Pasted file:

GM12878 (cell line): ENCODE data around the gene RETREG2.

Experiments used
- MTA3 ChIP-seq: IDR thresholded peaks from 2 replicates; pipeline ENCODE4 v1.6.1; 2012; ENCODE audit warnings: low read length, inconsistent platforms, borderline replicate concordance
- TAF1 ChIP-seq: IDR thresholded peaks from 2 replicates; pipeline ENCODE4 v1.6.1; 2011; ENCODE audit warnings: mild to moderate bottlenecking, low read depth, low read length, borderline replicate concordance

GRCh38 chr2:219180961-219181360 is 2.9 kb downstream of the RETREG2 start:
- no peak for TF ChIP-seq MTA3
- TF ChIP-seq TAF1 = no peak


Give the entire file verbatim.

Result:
GM12878 (cell line): ENCODE data around the gene RETREG2.

Experiments used
- MTA3 ChIP-seq: IDR thresholded peaks from 2 replicates; pipeline ENCODE4 v1.6.1; 2012; ENCODE audit warnings: low read length, inconsistent platforms, borderline replicate concordance
- TAF1 ChIP-seq: IDR thresholded peaks from 2 replicates; pipeline ENCODE4 v1.6.1; 2011; ENCODE audit warnings: mild to moderate bottlenecking, low read depth, low read length, borderline replicate concordance

GRCh38 chr2:219180961-219181360 is 2.9 kb downstream of the RETREG2 start:
- no peak for TF ChIP-seq MTA3
- TF ChIP-seq TAF1 = no peak